Kim Henderson – Baby mama drama

MARY REICHARD, HOST: Today is Tuesday, September 22nd. Good morning! This is The World and Everything in It from listener-supported WORLD Radio. I’m Mary Reichard.

NICK EICHER, HOST: And I’m Nick Eicher. Commentator Kim Henderson now on the cultural trend of glorifying deadbeat dads.

KIM HENDERSON, COMMENTATOR: I recently heard about this raid. Seems the officers got a tip about a party involving underage drinkers and overage enablers. The result was a crazy cocktail of a mess that used to be called debauchery, but I’m not sure what folks call it these days.

And while the IDs were being checked and proper arrests were being made, one guy motioned to a young girl across the room. “That’s my baby mama over there.” 

Those words grabbed my attention. The trendy “baby mama” label and its partner, “baby daddy,” have been tossed around for a while. Let me provide you with an internet definition (since my 1828 Noah Webster dictionary cannot):

“A baby mama is a woman who has a child out of wedlock. She may or may not be in a relationship with the child’s father, but most of the time, she’s not. She may think she has some sort of position or leverage in the man’s life because she had a child with him.”

The writer goes on to describe another cultural phenomenon, “baby mama drama.” That’s what happens when a baby mama uses the child as a pawn to get attention from the child’s father.

Sound complicated? So is the baby daddy phenomenon. 

To research their book, the authors of Doing the Best I Can: Fatherhood in the Inner City, studied the lives of more than 100 “baby daddies.” They discovered the men enjoyed their children, but failed to fulfill other parenting responsibilities. One reviewer summarized the findings like this: “Fatherhood becomes less about fulfilling a set of responsibilities—breadwinning, protecting the kids from harm, serving as a moral guide, providing discipline—and more about subjective feeling. As the authors note, these men act more like kindly uncles than real fathers.”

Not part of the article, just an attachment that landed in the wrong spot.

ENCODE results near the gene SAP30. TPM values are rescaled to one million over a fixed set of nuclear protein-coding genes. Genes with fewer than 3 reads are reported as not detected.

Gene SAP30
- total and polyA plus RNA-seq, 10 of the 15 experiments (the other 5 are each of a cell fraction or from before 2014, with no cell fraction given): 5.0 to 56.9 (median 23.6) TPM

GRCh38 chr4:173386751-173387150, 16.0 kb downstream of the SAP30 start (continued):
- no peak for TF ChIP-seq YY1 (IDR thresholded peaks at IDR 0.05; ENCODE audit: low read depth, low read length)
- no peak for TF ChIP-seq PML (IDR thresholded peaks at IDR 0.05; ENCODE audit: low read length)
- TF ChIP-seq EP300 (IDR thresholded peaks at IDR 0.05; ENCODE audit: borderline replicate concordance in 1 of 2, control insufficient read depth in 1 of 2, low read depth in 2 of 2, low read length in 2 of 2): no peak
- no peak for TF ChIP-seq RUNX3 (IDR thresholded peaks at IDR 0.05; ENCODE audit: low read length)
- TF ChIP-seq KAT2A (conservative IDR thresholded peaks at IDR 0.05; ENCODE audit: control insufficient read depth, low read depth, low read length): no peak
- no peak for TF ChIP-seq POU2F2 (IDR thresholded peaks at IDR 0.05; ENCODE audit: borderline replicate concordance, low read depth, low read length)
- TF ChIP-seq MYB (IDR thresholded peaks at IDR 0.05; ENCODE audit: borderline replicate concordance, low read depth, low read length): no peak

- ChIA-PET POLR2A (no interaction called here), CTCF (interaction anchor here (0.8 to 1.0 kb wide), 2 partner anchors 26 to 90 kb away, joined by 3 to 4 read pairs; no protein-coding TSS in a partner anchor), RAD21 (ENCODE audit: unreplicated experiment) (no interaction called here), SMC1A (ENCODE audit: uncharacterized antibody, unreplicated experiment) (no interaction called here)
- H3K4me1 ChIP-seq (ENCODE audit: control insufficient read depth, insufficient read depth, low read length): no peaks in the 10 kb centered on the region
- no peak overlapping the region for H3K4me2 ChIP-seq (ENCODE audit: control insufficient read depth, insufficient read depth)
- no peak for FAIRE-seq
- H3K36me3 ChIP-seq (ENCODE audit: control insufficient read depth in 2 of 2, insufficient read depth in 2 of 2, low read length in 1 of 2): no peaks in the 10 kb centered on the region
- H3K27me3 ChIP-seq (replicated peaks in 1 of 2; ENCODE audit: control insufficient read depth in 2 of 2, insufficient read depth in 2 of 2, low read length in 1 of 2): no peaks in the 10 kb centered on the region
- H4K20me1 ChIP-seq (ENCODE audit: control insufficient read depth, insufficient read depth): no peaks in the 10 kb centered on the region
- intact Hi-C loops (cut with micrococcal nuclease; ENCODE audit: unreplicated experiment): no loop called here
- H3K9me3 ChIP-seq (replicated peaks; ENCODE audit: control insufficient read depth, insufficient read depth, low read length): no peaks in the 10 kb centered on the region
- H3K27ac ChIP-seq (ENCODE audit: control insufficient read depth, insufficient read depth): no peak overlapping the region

The book also reported that the dads were most likely to shower attention on the child in his or her first five years and withdraw it afterward. Thus, the coined phrase “baby daddy” becomes a true moniker. Baby mama, not so much. Someone must parent beyond preschool.    

So who can we thank for the rise of the disposable dad? We could start with famous athletes like Tom Brady and rappers like Future—who has fathered at least six children with six women. They’ve helped normalize and glamorize baby daddying. 

But the truth is, conjugal trysts and the resulting deadbeat dads are nothing new. There’s just a lot more of them now—more than 40 percent of births in the United States are to unwed mothers. In my state, lawmakers are concerned enough to offer funding incentives to counties that can lower those rates.      

And while the reasons for the baby mama/baby daddy dilemma are many, the solution is singular: marriage. Children need mamas and daddies (minus the trendy adjectives), and they need communities (and tax codes and a welfare system) that reinforce the notion that marriage comes first, then all its privileges.

Until something changes, we will reap the whirlwind. 

I’m Kim Henderson.


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